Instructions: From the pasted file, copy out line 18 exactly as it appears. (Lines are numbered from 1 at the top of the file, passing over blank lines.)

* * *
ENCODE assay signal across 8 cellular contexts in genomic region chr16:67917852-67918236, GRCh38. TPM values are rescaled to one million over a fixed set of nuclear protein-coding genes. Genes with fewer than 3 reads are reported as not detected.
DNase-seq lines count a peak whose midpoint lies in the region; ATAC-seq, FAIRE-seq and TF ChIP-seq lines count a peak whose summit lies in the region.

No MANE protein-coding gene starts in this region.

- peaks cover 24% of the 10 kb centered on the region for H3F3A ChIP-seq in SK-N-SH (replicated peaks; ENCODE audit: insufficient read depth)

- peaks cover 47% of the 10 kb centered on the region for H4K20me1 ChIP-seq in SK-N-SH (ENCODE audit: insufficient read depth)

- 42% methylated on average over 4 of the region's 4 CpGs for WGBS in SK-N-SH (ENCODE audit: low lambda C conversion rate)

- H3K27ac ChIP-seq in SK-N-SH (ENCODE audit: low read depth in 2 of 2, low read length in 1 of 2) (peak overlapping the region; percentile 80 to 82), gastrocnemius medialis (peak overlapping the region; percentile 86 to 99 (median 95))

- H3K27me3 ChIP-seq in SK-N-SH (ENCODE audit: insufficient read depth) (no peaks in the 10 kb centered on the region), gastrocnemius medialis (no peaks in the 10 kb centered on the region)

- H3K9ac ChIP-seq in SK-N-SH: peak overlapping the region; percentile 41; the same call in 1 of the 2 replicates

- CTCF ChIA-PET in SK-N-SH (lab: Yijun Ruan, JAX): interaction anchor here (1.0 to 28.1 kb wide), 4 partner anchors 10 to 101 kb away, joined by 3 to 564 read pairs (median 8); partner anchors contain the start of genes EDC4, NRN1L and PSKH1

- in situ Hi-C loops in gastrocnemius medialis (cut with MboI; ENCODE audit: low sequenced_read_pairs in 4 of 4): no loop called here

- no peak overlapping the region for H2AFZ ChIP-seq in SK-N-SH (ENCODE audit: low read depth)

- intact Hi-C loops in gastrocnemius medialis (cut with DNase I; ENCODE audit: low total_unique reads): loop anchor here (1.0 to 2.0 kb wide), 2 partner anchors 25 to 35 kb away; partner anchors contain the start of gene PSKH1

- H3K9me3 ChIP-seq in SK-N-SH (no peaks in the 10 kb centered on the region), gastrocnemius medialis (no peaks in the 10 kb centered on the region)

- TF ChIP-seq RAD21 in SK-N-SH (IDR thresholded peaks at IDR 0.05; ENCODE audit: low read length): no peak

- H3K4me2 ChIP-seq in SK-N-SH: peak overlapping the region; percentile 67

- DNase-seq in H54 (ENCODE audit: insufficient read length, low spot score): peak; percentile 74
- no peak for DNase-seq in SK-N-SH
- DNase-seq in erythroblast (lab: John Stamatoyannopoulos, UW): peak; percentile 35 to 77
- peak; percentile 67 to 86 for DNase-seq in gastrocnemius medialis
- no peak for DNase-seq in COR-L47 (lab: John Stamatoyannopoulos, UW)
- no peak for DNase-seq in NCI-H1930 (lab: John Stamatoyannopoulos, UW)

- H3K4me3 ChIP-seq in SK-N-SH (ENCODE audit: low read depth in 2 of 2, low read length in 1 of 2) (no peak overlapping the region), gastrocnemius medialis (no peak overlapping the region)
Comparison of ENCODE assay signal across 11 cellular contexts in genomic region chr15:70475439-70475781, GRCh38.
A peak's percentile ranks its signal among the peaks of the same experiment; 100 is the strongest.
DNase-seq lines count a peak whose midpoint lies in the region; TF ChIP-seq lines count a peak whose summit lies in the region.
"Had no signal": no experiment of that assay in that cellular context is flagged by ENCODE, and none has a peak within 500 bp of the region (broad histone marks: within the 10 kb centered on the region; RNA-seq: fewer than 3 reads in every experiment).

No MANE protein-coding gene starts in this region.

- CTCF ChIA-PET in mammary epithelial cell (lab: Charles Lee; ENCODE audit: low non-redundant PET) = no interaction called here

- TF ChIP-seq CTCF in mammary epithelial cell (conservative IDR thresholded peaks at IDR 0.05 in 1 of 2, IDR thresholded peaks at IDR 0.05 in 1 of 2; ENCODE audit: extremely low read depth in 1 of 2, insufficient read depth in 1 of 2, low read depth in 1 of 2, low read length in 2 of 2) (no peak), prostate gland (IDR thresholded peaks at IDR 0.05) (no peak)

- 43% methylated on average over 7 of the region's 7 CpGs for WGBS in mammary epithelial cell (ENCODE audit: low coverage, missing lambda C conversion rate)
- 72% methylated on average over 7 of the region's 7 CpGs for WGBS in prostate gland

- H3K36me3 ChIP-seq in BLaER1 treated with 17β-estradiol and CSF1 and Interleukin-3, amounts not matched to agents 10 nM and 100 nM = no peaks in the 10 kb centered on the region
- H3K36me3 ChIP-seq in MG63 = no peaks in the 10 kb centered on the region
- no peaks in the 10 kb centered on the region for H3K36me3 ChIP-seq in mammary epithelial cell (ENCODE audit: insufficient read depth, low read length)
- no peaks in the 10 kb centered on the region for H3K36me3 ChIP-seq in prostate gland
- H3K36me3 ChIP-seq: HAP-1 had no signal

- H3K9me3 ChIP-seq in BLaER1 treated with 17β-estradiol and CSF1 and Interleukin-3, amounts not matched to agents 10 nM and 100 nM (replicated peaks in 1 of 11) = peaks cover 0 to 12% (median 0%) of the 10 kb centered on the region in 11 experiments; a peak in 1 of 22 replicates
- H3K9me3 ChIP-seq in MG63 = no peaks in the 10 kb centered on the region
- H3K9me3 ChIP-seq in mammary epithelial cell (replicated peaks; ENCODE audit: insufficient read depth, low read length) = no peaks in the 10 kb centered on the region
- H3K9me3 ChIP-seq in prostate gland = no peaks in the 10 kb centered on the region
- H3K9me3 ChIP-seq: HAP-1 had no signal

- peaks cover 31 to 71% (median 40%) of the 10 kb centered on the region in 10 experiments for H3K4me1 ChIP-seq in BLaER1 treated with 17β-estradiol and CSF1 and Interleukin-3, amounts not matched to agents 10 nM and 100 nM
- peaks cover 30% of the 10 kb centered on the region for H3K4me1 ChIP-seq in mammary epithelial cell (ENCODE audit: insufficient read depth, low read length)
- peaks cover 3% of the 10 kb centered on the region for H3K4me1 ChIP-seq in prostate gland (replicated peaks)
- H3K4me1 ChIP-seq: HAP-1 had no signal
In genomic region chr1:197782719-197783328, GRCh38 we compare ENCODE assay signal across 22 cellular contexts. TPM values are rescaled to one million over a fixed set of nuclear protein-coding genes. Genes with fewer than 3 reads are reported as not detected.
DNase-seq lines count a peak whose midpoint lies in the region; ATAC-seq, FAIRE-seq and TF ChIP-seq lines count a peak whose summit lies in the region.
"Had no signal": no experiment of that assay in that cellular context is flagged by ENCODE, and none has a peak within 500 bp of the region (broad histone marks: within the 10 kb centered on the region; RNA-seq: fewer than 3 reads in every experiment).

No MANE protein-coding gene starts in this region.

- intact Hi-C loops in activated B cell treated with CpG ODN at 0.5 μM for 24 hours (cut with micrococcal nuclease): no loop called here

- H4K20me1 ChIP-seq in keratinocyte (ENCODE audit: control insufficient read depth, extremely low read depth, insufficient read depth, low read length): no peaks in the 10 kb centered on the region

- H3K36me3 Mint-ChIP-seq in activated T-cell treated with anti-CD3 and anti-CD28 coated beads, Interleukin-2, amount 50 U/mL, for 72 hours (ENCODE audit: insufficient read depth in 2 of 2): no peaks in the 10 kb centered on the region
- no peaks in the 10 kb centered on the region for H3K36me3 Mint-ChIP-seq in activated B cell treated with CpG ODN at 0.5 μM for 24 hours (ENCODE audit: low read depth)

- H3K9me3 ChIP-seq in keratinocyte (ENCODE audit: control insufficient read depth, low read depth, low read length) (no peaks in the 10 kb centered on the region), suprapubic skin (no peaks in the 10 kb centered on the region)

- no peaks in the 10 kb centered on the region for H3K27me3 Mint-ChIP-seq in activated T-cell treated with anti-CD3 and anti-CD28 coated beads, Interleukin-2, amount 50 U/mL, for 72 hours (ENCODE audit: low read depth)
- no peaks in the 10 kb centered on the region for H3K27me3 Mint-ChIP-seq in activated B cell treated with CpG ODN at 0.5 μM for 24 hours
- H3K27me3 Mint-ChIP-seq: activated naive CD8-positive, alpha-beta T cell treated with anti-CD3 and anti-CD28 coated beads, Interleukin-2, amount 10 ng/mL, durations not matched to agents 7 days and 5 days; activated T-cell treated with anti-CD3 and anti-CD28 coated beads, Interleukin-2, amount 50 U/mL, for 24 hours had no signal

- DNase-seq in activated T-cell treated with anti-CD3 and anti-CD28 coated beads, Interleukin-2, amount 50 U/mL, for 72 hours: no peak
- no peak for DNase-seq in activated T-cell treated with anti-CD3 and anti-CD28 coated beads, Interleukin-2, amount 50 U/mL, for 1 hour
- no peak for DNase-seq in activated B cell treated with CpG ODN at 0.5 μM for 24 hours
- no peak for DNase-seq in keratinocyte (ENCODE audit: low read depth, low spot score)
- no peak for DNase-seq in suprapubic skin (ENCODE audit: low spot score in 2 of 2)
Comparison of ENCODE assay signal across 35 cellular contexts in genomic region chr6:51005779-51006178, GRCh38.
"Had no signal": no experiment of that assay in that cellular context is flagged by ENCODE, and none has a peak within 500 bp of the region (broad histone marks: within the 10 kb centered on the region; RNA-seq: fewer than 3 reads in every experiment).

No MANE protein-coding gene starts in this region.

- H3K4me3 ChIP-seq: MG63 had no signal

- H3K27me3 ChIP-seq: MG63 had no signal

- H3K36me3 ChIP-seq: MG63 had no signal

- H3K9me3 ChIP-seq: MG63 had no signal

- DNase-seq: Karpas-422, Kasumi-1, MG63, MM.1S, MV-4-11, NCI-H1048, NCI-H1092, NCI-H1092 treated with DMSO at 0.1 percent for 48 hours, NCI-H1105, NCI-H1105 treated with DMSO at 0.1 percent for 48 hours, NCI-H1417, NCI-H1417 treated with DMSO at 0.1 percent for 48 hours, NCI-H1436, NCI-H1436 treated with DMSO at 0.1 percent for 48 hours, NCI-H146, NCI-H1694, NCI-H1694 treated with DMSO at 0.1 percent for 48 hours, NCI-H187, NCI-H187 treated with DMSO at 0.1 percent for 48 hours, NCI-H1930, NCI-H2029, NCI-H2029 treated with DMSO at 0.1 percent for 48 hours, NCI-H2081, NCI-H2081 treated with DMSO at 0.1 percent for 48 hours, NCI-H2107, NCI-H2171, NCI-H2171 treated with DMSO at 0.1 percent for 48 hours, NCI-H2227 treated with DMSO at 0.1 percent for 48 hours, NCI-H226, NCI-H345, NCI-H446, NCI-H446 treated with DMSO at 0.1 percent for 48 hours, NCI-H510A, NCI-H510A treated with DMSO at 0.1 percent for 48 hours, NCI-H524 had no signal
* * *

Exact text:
- no peak for DNase-seq in SK-N-SH